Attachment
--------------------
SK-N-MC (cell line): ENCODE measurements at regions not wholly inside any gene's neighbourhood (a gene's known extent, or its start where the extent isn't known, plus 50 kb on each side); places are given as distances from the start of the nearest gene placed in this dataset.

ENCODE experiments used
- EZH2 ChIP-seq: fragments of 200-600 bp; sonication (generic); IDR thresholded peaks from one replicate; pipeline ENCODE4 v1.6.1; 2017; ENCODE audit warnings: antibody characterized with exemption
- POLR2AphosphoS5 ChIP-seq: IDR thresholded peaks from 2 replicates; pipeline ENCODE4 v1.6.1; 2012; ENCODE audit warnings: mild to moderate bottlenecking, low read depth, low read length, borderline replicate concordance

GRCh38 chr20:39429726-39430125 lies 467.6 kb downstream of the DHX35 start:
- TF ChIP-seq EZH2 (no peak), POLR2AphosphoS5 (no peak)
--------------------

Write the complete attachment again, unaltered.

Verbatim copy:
SK-N-MC (cell line): ENCODE measurements at regions not wholly inside any gene's neighbourhood (a gene's known extent, or its start where the extent isn't known, plus 50 kb on each side); places are given as distances from the start of the nearest gene placed in this dataset.

ENCODE experiments used
- EZH2 ChIP-seq: fragments of 200-600 bp; sonication (generic); IDR thresholded peaks from one replicate; pipeline ENCODE4 v1.6.1; 2017; ENCODE audit warnings: antibody characterized with exemption
- POLR2AphosphoS5 ChIP-seq: IDR thresholded peaks from 2 replicates; pipeline ENCODE4 v1.6.1; 2012; ENCODE audit warnings: mild to moderate bottlenecking, low read depth, low read length, borderline replicate concordance

GRCh38 chr20:39429726-39430125 lies 467.6 kb downstream of the DHX35 start:
- TF ChIP-seq EZH2 (no peak), POLR2AphosphoS5 (no peak)